Folklife and traditional arts are an important part of our living cultural heritage. Tradition bearers pass this knowledge on from one generation to the next, one person to another. With each change of hands, what is important from the past is kept and cherished and little bits of wisdom and beauty are added.
National Heritage Fellowship recipient
and contra dance musician Bob
McQuillen from Peterborough, NH.
Folklife and traditional arts grow out of communities or groups that have something in common-a language, a geographic area, a religion, an occupation, or a way of life. In traditional arts, the sense of what is beautiful and well done – the aesthetics – is defined by the community from which it emerged. The creativity of a traditional artist is expressed within the tradition, as when a quilter chooses the colors for traditional quilt pattern, a blacksmith adds his own leaf design on a door latch, or a fiddler adds certain ornamental notes to the playing of a fiddle tune.
The techniques and forms of folklife and traditional arts change very slowly. Being true to the past is more important than change or innovation. Because of this, folklife traditions and traditional arts can take on symbolic meanings for a community. They can become something the community is proud of, something that says to the world, "this is who we are."
and ash basket
The mastery of traditional ways of doing things and making things requires skill and many years of dedication. Tradition bearers are often well respected in their community and recognized for the personal sacrifices – such as time and money – that they make in order to preserve their heritage.
Folklife is term that means the traditional way we do things. It can include telling stories, cooking, recreational activities like sled dog racing and fishing, and different types of work like stone wall building, granite quarrying, boat building, timber framing, and farming.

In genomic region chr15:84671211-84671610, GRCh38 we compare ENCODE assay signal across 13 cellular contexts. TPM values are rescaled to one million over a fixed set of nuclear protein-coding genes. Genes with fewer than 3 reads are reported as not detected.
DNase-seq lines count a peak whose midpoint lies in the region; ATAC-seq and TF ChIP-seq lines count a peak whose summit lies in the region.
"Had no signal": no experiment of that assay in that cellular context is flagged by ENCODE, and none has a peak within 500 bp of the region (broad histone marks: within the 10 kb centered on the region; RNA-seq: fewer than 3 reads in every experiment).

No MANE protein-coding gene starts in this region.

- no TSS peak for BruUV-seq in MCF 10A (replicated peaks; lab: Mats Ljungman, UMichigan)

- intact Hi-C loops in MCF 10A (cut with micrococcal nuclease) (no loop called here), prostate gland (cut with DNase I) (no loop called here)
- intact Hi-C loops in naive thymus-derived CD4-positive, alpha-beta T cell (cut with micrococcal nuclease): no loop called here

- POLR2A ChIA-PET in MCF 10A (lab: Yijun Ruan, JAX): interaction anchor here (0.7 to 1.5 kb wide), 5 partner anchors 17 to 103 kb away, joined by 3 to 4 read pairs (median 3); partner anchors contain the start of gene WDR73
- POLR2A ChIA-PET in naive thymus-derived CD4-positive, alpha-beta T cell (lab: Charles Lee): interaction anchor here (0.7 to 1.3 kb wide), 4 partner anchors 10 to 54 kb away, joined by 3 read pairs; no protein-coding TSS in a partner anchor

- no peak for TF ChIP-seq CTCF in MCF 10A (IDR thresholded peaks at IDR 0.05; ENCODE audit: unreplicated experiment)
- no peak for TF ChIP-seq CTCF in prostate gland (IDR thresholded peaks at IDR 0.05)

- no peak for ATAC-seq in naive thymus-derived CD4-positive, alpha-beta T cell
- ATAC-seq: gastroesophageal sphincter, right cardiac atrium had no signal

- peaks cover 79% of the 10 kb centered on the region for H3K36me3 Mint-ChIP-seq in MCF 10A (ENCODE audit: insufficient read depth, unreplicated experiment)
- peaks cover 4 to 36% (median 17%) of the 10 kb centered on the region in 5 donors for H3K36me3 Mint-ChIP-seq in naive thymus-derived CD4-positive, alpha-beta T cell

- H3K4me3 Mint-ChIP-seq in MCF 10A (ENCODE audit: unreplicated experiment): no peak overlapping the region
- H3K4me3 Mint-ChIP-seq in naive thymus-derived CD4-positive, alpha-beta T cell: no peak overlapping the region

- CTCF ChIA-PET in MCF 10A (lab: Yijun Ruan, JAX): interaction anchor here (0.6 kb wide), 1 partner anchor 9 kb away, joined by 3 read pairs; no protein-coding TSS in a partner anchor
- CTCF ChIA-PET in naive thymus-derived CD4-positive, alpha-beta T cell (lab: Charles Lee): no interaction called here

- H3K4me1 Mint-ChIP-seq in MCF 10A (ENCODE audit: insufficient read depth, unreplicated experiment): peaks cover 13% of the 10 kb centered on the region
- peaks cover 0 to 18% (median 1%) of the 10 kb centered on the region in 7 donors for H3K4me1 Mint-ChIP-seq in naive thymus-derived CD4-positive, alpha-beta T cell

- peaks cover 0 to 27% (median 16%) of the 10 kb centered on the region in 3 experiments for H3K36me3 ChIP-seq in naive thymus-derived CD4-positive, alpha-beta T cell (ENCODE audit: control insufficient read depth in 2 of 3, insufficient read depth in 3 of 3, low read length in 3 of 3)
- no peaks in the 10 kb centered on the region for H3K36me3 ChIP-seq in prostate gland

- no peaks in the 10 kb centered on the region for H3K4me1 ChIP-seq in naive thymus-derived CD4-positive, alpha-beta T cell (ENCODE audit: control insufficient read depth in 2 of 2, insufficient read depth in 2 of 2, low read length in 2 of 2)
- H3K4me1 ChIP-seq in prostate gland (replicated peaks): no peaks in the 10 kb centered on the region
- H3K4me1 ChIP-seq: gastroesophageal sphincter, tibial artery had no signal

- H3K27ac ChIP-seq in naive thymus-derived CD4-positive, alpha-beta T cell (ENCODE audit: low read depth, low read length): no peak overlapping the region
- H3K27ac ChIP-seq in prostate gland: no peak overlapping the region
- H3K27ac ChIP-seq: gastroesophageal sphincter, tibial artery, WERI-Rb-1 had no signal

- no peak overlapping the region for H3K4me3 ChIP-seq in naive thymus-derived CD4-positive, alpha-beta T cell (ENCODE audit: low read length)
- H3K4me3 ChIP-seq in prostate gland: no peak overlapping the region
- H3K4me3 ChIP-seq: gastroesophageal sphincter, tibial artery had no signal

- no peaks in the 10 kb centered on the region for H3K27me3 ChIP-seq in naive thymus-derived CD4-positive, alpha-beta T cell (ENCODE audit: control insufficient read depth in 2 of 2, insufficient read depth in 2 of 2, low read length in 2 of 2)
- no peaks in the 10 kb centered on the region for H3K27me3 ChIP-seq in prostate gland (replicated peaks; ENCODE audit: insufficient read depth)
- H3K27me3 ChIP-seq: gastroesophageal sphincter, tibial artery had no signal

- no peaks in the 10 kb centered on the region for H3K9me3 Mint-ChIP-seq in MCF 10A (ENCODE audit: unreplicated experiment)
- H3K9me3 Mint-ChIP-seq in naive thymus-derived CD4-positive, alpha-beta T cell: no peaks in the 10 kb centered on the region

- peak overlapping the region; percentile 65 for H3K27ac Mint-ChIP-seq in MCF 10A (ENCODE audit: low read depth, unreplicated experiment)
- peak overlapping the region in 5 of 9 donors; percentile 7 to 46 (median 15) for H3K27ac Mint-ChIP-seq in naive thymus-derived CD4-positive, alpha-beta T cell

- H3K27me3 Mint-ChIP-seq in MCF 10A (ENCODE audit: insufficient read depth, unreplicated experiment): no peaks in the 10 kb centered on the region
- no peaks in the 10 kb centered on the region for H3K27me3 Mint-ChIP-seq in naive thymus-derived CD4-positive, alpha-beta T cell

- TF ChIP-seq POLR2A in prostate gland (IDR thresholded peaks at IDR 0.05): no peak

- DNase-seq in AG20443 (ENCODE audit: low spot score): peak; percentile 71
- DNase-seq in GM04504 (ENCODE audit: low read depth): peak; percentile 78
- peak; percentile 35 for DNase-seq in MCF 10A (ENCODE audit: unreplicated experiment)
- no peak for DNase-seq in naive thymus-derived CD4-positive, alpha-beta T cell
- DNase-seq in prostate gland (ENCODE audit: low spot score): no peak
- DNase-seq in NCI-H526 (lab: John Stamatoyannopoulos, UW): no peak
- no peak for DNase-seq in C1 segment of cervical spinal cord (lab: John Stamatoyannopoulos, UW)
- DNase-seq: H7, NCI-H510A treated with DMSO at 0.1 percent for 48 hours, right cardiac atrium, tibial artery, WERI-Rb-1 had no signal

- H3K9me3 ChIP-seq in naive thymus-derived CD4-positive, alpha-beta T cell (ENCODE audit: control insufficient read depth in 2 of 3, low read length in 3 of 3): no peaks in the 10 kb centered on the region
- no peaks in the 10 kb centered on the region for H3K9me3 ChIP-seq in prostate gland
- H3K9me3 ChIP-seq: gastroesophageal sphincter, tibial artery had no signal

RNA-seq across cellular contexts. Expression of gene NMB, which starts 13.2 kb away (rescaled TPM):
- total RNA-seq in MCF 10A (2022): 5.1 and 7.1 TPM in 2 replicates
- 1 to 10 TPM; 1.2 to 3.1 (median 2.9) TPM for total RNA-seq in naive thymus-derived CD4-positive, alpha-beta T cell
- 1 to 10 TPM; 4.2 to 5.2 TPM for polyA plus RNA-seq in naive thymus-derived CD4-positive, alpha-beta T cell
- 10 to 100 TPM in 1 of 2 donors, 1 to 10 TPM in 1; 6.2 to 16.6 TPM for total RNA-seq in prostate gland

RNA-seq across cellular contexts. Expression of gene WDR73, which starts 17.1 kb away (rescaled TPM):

People involved in occupational folklife traditions – like wooden boat building or stone masonry – may earn most of their livelihood with their tradition. However, many traditional craftspeople and musicians earn their living in other ways, pursuing their traditions in their spare time.
Traditional arts are expressed in music, dance and crafts.
Much of traditional music is social. It is meant to be sung or danced to with family and friends. Some traditional music, however, is very personal and enjoyed more privately.
Traditional Arts Apprenticeship
recipient Beverly Nemetz
with her decorative painting.
Traditional musicians often learn to play "by ear" without the use of musical notation. Over their lifetimes traditional musicians can master a range of complex techniques and a vast repertoire.
Traditional crafts are usually made to answer the needs of day-to-day life – such as a basket, a quilt, a rug, an iron hinge, a fishing fly, or a wooden spoon. Most traditional craftsmen have high standards of craftsmanship and pride themselves in making forms that work well and are beautiful. Traditional crafts often become family and community heirlooms – precious and irreplaceable.
Many traditional crafts emerged in rural areas well before the industrial revolution introduced mass production and before plastics were common. Knowledge of how to prepare natural materials is essential to many traditional crafts. Some crafts require materials that are hard to obtain, especially for people living in urban areas.
The Patten family has been raising
oxen and working with them
on their farm for generations.
In our very complex modern world, traditional ways of making music, crafting useful items and socializing are sometimes thought of as old fashioned. Some traditions are under pressure to change and some just disappear. We are fortunate that in New Hampshire, people have a great appreciation for history and traditional arts. Many communities have tradition bearers who are dedicated to preserving their traditional way of doings things, making things and playing music. Their knowledge and wisdom enrich our families, communities, and country.
Photo credit: Lynn Martin Graton
New Hampshire State Council on the Arts
19 Pillsbury Street - 1st Floor, Concord, NH 03301